S. Korea urges citizens to limit contacts to halt 3rd COVID-19 wave

Seoul Nov 24 (efe-epa).- South Korean authorities on Tuesday urged citizens to minimize their social interactions to stop the third wave of COVID-19 infections in the country, the same day that new restrictions came into force in Seoul to contain the spread of the virus.

“To break the chain infections and prevent a nationwide pandemic, people should minimize contact with others in their daily lives,” Second Vice Health Minister Kang Do-tae said at a press conference.

Authorities said that 60 percent of the new cases have originated from gatherings of family and friends, which is complicating efforts to check the spread of the virus.

“Infections among people younger than 40 years old have been on the rise, as many of them do not show special symptoms and carry out lots of activities, adding woes to antivirus efforts already hamstrung by the cold weather,” Kang added, local news agency Yonhap reported.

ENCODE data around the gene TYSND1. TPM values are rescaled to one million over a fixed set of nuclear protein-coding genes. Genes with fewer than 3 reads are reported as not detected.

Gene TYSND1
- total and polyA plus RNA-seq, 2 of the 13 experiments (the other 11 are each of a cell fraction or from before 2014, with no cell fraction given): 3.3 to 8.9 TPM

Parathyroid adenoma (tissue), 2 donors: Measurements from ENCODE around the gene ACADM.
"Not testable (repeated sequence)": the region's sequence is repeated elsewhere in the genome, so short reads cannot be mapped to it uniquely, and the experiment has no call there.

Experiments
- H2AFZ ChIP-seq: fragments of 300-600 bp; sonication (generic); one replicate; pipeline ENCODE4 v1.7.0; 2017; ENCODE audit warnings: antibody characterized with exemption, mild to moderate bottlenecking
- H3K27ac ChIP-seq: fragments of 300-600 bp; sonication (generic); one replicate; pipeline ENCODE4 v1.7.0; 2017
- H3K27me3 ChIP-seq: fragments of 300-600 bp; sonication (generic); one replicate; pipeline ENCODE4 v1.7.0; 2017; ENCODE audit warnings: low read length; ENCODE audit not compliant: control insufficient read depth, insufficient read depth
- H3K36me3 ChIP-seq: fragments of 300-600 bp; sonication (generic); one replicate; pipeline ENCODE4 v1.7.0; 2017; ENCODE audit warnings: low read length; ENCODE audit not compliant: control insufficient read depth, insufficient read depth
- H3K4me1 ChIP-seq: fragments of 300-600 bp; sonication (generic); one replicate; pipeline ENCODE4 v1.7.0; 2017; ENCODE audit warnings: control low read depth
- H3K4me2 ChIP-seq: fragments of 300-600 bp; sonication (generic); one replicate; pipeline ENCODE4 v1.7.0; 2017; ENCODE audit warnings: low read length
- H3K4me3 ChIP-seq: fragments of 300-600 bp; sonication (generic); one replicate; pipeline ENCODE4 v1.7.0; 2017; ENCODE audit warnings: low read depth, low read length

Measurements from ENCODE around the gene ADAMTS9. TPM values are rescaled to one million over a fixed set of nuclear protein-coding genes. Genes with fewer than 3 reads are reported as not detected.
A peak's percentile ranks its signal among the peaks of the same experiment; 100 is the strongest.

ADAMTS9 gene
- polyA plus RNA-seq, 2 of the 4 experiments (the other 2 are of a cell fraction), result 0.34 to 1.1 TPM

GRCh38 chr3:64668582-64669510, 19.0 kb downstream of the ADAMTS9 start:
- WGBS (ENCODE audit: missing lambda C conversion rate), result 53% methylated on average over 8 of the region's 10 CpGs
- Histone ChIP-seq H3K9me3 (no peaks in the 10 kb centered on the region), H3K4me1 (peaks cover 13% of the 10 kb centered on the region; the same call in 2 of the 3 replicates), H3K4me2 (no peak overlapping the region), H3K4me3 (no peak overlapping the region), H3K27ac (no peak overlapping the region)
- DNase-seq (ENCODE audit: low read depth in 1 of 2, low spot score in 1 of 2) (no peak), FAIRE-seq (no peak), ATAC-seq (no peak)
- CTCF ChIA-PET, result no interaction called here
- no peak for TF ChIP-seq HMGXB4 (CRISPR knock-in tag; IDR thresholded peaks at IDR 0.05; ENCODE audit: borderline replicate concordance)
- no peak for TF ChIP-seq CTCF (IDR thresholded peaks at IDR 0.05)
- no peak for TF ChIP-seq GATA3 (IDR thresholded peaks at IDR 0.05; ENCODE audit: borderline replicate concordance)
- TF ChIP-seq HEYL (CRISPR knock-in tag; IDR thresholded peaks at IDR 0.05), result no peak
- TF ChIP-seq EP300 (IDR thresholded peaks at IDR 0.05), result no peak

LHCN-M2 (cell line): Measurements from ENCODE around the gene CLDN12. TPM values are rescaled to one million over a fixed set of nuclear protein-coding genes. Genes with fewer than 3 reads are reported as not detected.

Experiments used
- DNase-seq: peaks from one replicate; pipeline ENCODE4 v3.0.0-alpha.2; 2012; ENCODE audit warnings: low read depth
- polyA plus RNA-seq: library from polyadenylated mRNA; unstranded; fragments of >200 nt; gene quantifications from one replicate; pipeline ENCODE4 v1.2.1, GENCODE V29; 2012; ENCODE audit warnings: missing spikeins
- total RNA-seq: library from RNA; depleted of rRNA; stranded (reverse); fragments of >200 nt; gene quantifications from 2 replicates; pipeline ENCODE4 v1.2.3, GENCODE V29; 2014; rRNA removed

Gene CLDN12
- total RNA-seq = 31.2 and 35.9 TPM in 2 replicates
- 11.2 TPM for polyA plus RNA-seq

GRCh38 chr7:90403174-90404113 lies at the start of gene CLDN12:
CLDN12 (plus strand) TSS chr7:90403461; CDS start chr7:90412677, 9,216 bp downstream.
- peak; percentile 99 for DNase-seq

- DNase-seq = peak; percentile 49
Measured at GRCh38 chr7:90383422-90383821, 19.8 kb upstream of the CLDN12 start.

Cases in the Asian country have increased in the last month as citizens spend more time indoors due to falling temperatures.

On Tuesday, South Korea reported 349 new COVID-19 infections, 320 of them local, out of which 217 were detected in the capital region.

The capital region, the most populated area of ??the country, has been registering the majority of the infections in South Korea prompting authorities to raise social distancing restrictions to level 2 from Tuesday.

Level 2 – the third highest in a five-tier system – prohibits meetings of more than 100 people and forces the closure of nightclubs.

Restaurants are also banned from serving customers on the premises after 9 pm and only offer takeout or home delivery.

In turn, cafes can only offer takeout orders and sports stadiums are limited to 10 percent of capacity.

The imposition of the restrictions comes ahead of the nationwide college exam on Dec. 3.

Almost half a million students will take the high-stakes exam this year.

South Korea, which since the start of the pandemic has avoided imposing a nationwide lockdown or closing its borders, is one of the countries that has best managed the pandemic so far.

To date, there have been 31,353 infections (14.2 percent of them imported) and 510 deaths, with a mortality rate of 1.62 percent. EFE-EPA


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